The Value of Silk-Reeling Energy Exercises in the Practice of Internal Arts
Dropping Power in Taiji Xingyi and Bagua - Generating Power Over a Short Distance Like Bruce Lee's One Inch Punch

Connecting with Your Opponent's Center in Taiji, Bagua and Xingyi - Building Internal Self Defense Skills

Ken-Gullette-Jerit-Gendreau-1When you and a partner are doing push hands, or if you find yourself in a situation that calls for self-defense, one of your primary goals is to "remain centered."

Remaining centered requires you to maintain your mental balance and physical balance. If you lose your balance -- mentally or physically -- you are vulnerable. The same is true for your opponent.

This means that one of your goals when facing an opponent is to find his center, connect with it and control it.

On my website there are videos related to this topic. You can meld with your opponent's center as it is turning, helping it continue in the direction it is traveling. That's my favorite way to control an opponent's center, but there is another way.

Ken-Gullette-Jerit-Gendreau-2When you practice push hands with a partner, you try to remain sensitive, and you do not want to give him an opening. You hide your internal strength from him. You are relaxed but aware, connected through the body, but you are flexible, moving, and able to respond and spiral when he exerts force.

When you cannot move -- when you are put into a position from which you can't defend yourself -- you are "double weighted." That is actually what double-weighted means in Taijiquan. It does NOT mean having your weight distributed equally on both feet.

In the photos here, Jerit Gendreau and I are pushing hands. I am remaining flexible and connected. Then I find where he is weak, and as I press inward, I connect his arm and torso to his center. He is in a position from which he cannot defend. So I push him off-balance, and from there, in a self-defense situation, there is a window in which I can counter and finish him.

There are many ways of connecting part of your opponent's body to his center. I recommend practicing with a partner and working to help each other understand this concept. When you connect with your partner, you feel a stiffness between the part of the body you are contacting and their Dan T'ien area. At that point, they are ready to be defeated.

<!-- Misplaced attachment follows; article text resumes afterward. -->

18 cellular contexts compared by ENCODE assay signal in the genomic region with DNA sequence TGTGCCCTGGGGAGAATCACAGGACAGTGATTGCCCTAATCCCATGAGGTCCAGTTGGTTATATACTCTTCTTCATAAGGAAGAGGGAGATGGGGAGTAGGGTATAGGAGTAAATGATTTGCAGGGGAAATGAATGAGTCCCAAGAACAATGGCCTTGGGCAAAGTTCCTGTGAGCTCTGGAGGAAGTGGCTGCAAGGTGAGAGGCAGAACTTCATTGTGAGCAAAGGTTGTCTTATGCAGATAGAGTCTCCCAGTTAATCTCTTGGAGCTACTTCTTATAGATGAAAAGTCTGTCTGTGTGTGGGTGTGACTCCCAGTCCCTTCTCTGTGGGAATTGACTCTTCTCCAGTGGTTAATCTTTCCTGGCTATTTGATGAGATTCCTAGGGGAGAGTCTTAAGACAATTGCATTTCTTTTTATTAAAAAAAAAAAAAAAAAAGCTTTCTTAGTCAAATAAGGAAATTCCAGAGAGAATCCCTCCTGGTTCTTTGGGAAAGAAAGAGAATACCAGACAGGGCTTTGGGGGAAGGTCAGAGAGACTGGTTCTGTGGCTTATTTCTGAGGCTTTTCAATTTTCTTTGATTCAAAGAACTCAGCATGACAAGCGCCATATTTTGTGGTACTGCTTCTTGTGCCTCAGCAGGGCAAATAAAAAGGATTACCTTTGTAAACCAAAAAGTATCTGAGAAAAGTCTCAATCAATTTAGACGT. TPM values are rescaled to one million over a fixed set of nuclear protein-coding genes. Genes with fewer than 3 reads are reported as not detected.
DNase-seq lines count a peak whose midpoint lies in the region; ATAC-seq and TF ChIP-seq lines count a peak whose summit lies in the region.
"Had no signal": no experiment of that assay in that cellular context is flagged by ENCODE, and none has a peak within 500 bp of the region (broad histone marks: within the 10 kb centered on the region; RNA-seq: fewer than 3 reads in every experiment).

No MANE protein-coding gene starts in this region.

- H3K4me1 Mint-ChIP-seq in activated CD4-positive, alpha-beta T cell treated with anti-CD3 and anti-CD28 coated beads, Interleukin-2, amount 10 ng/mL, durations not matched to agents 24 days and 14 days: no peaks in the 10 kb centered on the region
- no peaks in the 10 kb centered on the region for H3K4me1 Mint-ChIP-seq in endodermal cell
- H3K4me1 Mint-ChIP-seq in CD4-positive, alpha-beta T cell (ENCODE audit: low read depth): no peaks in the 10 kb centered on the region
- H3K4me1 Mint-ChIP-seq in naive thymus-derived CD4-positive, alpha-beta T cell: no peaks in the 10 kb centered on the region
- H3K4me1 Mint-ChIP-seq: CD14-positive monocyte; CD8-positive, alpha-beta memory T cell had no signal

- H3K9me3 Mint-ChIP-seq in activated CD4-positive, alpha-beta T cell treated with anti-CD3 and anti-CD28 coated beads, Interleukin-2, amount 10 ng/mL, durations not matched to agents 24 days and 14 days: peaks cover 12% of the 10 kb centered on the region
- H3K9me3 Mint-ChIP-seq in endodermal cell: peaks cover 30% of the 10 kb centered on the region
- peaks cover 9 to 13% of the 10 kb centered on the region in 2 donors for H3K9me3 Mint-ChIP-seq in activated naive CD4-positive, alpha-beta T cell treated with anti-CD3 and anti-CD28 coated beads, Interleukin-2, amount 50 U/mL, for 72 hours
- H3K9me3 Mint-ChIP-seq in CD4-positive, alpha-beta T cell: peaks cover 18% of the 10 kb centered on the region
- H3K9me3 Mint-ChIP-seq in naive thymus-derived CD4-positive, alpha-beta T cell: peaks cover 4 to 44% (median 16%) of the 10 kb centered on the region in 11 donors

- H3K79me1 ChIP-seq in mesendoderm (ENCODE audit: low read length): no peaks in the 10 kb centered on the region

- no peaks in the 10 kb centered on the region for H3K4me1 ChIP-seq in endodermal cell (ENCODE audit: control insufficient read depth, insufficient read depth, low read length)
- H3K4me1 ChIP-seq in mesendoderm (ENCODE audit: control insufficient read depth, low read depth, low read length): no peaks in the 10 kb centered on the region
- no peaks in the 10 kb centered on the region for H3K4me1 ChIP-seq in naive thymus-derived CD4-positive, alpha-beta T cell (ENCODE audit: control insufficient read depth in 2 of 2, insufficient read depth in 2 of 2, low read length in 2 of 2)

For more understanding, try two weeks free on my website. You really can't lose on the deal. I won't let you lose. You get two free weeks of complete access to more than 600 video lessons, plus pdf downloads and a private discussion board. It's a step-by-step learning situation for Taiji, Xingyi and Bagua -- but you get access to all material all at once. 

When your opponent attacks you, he has lost his center -- his connection with you. By considering himself separate from you, he has stepped out of harmony with nature. By connecting with him, you can bring him back into harmony, and this is a good way to practice as you begin learning internal self-defense.


Feed You can follow this conversation by subscribing to the comment feed for this post.

Verify your Comment

Previewing your Comment

This is only a preview. Your comment has not yet been posted.

Your comment could not be posted. Error type:
Your comment has been saved. Comments are moderated and will not appear until approved by the author. Post another comment

The letters and numbers you entered did not match the image. Please try again.

As a final step before posting your comment, enter the letters and numbers you see in the image below. This prevents automated programs from posting comments.

Having trouble reading this image? View an alternate.


Post a comment

Comments are moderated, and will not appear until the author has approved them.

Your Information

(Name and email address are required. Email address will not be displayed with the comment.)